The next crop of landowners

Meet the women in Odisha, India who have been approved to receive titles to their own plot of land. Click on the photos below to begin this photo essay with captions.

Landless women who will soon receive new plots of land

These women in Odisha, India, have been approved to receive titles to land, thanks to the work of India’s first Women’s Land Rights Facilitation Center, which opened on International Women’s Day one year ago.

New land title holders in Odisha

These women were poor, landless, and desperate. Money was so scarce; many of them had to send their children off to work as soon as they were physically able. And even then, they struggled with hunger.


Kuni, 33, is a single mother who spends almost half of her daily wages on rent for a room for her and her children (a 10-year-old daughter and a 12-year-old son). She barely manages to get food on the plate. With land she hopes to build her own small home and grow a kitchen garden, saving what she earns for a better future.


Sabita, 32, is a mother to twin daughters and lives with her father. Her children are the light of her life and she is struggling to keep them in school. She says having her own land will give her and her girls a more secure future.


Kuntala looks much older than her 35 years. “Food is a daily struggle and depends on my son finding daily work,” she says. With most of what her son brings home going for rent, she hopes a land title will allow her to build a hut and have more food on the table.

Subha with her daughter Jhunu

Subha, 55, lives in a small hut with her divorced daughter. Without land she worried about how she and her daughter would survive and stay safe. Now, they both dream of building a better life after getting a land title.


Reena, 22, lives with her terminally ill husband and two young children in a dilapidated hut. She is looking forward to the opportunity to grow food for her children on her own patch of land.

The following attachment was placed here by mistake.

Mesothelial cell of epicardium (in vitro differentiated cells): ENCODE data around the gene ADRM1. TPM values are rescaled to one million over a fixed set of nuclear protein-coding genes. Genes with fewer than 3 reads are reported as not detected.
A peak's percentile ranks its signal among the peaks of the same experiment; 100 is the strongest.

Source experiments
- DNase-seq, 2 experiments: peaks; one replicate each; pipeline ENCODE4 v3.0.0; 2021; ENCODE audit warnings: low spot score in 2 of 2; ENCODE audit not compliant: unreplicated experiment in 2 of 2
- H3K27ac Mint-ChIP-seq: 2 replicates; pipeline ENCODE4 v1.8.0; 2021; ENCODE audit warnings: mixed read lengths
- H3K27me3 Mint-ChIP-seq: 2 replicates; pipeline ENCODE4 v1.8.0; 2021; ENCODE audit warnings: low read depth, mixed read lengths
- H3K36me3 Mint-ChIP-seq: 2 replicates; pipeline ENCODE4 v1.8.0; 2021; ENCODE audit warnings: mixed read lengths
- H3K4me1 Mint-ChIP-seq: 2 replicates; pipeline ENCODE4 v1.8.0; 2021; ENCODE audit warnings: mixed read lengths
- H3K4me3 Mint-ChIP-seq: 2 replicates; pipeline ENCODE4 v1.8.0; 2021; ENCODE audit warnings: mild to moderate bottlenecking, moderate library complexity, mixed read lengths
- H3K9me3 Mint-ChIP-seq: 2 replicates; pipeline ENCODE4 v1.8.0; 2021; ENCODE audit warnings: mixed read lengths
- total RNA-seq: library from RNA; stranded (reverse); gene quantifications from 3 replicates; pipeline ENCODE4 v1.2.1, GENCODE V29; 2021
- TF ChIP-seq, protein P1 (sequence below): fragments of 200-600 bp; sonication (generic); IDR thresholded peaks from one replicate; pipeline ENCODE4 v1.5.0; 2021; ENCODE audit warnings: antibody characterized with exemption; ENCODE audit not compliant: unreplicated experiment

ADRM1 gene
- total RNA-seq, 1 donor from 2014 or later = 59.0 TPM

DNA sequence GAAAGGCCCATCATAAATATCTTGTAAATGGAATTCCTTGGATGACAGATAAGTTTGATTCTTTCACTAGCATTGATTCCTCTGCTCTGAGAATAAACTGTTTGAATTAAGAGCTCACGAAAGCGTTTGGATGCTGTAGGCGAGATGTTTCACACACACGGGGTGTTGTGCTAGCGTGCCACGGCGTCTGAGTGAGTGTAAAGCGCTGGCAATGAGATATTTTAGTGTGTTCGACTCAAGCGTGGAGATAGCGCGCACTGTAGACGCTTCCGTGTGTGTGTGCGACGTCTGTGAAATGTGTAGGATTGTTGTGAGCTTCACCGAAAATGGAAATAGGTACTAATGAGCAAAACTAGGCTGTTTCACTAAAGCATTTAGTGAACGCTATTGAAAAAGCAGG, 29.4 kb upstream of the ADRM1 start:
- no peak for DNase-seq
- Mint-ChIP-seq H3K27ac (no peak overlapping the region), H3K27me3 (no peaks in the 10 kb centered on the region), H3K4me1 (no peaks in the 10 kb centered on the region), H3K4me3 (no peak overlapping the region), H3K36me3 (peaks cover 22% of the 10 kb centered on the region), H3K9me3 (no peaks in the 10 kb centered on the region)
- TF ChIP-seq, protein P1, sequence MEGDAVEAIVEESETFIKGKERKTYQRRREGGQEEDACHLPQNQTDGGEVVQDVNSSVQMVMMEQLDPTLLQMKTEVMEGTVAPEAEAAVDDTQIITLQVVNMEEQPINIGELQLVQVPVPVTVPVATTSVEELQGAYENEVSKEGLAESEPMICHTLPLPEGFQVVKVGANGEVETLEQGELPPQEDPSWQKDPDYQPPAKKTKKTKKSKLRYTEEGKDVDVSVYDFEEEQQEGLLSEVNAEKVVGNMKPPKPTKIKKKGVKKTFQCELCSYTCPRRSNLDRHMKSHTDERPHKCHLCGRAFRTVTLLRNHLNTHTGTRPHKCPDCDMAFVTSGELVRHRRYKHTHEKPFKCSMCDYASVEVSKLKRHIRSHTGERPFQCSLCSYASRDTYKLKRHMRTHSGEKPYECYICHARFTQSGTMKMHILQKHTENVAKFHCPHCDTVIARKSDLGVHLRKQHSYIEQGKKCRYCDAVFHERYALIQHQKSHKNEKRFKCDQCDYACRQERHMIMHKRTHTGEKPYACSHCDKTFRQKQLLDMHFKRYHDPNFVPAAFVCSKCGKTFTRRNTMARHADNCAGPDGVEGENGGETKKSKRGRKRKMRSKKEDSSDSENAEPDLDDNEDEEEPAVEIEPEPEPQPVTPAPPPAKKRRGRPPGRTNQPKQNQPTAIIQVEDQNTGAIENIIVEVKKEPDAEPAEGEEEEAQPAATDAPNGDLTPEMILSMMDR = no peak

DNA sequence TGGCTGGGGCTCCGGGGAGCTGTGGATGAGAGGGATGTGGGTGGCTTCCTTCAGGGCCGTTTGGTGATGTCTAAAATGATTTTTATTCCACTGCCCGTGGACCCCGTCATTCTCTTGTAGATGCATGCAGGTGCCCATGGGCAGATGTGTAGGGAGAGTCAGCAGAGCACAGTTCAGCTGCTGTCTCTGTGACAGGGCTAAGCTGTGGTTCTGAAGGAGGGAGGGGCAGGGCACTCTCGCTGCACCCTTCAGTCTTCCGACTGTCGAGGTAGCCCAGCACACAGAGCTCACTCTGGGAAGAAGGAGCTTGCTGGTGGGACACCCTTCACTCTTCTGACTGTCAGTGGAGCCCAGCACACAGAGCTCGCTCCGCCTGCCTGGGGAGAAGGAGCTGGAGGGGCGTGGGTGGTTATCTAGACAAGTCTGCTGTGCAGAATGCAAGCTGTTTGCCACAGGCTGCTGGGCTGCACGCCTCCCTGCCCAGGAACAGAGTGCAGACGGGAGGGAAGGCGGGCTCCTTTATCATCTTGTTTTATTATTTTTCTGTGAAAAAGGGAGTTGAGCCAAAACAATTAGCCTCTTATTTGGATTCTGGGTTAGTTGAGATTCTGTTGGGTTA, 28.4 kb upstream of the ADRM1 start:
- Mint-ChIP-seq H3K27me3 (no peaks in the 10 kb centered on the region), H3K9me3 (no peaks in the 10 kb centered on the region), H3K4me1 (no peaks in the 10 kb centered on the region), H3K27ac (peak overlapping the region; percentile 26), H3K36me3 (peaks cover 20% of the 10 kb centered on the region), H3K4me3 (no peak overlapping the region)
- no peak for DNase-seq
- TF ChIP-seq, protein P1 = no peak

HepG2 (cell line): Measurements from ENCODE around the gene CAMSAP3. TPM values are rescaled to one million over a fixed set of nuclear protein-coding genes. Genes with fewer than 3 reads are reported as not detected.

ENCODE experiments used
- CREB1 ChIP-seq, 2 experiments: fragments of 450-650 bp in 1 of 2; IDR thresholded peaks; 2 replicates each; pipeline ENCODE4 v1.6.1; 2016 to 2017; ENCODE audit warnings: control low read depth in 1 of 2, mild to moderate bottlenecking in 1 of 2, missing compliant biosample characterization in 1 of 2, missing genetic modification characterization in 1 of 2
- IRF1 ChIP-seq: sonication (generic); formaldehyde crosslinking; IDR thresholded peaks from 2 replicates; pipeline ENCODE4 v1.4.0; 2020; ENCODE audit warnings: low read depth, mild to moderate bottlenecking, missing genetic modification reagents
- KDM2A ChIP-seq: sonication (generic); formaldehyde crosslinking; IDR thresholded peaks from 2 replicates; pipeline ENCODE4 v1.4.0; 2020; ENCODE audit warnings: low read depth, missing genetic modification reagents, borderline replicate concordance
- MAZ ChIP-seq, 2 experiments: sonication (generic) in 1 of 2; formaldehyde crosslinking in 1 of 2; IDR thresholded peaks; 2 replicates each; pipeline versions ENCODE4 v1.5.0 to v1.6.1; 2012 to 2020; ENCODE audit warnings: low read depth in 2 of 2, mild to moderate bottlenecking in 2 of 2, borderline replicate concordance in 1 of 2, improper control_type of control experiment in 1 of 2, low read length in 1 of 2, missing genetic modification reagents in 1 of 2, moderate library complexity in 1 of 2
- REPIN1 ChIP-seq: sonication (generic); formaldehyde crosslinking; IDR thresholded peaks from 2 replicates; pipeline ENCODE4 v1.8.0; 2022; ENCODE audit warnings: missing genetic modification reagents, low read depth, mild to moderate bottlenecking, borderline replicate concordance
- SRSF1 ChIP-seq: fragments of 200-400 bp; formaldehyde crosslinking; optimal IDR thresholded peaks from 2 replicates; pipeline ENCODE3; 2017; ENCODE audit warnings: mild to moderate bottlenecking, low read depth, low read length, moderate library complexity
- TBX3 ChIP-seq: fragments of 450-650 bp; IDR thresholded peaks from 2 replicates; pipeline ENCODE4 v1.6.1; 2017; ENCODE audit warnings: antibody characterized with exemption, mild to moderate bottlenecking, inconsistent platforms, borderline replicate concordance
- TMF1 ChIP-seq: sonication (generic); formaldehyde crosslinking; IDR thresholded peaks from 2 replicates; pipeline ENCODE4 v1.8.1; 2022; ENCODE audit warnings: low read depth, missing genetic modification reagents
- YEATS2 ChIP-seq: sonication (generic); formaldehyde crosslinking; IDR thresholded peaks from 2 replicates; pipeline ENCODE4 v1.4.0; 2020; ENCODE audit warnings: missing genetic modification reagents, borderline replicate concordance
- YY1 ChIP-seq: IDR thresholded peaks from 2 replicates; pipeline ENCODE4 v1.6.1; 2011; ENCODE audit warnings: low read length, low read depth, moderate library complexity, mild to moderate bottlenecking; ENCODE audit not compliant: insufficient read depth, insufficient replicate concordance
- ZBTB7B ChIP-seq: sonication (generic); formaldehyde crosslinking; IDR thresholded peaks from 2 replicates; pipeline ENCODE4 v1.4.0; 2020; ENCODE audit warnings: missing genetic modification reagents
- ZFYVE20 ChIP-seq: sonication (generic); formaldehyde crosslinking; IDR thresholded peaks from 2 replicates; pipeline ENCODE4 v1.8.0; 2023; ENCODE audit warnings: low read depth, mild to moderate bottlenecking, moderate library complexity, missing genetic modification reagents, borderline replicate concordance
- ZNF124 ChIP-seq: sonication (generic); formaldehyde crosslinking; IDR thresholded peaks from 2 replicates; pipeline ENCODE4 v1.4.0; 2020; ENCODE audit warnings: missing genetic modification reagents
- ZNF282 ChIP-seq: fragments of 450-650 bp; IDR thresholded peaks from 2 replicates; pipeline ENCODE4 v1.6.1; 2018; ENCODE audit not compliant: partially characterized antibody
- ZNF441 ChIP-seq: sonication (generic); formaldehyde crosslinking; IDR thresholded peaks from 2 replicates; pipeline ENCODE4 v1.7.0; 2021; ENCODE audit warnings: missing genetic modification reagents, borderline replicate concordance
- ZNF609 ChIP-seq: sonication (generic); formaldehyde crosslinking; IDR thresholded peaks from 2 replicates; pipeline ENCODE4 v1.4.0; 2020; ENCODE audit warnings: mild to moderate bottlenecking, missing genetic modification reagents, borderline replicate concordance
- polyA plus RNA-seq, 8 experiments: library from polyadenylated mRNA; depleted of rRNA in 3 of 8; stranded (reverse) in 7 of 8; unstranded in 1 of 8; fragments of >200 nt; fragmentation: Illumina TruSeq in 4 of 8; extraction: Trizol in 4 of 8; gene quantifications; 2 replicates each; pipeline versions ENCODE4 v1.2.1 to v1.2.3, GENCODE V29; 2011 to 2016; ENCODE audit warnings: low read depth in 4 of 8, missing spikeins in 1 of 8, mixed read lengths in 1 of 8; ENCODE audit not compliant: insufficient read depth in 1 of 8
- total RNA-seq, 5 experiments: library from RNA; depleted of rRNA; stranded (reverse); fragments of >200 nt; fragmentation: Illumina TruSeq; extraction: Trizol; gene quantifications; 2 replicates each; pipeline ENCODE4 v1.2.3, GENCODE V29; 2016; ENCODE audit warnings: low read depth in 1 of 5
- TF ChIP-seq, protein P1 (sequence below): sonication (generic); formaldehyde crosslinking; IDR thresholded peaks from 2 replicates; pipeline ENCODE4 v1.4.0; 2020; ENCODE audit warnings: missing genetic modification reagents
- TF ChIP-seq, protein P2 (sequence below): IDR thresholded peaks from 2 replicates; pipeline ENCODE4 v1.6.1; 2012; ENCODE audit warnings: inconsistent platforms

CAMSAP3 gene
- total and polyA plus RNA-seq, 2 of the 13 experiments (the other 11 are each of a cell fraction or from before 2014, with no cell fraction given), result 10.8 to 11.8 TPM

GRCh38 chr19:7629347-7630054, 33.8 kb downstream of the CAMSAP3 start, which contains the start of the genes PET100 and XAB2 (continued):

Abanti, 40, crushes stones all day long at a quarry to earn approximately one dollar. With this dollar she must support her family of three. She smiles at the thought of living on land she can call her own.

Landless women who will soon receive new plots of landNew land title holders in OdishaKuniSabitaKuntalaSubha with her daughter JhunuReenaAbanti
Parvinder Singh

About Parvinder Singh

At the time this piece was written, Mr. Singh was the India Communications Manager for Landesa India based in Delhi.
This entry was posted in Women's Land Rights and tagged , , , , . Bookmark the permalink.

6 Responses to The next crop of landowners

  1. Pingback: India’s Newest Landowners Signal a Sprouting Revolution | Omsai Estates

  2. Norman Campbell says:

    I’m very happy and delighted for these ladies in hoping of getting a secured platform on which they all can build a more secured economic future for their children and grandchildren and themselves. I wish them all the God of heaven and earth richest blessing.
    Your true friend, Norman, from Jamaica

  3. Landesa Landesa says:

    Thank you for your comment

  4. Pingback: Sally Osberg on Front Page of Huffington Post « Skoll Foundation

  5. Pingback: Women's Land Rights Bring Wide Benefits | Care2 Causes

Leave a Reply

Your email address will not be published. Required fields are marked *

You may use these HTML tags and attributes: <a href="" title=""> <abbr title=""> <acronym title=""> <b> <blockquote cite=""> <cite> <code> <del datetime=""> <em> <i> <q cite=""> <strike> <strong>

From Our Blog

Anisa Draboo

Why the Modi government must work on land reform before land acquisition

This article originally appeared in India’s economy has already crossed $2 trillion and is growing annually at around 6%. But these figures cannot hide the fact that 69% of the population is rural, and 70% of this, or nearly …
Read More

Reem Gaafar

Fighting for Her Farm and Her Daughters

To view this photo essay slideshow, click the photo thumbnails below the main photo. Photos courtesy of Deborah Espinosa

Tim Hanstad

Not Your Land: How the Development Community Evicted the Poor

This article originally appeared in Foreign Affairs. The World Bank recently acknowledged a troubling fact: While working to rid the world of poverty through projects that required moving millions of people, such as dam construction, urban renewal, and rural development, …
Read More

On Twitter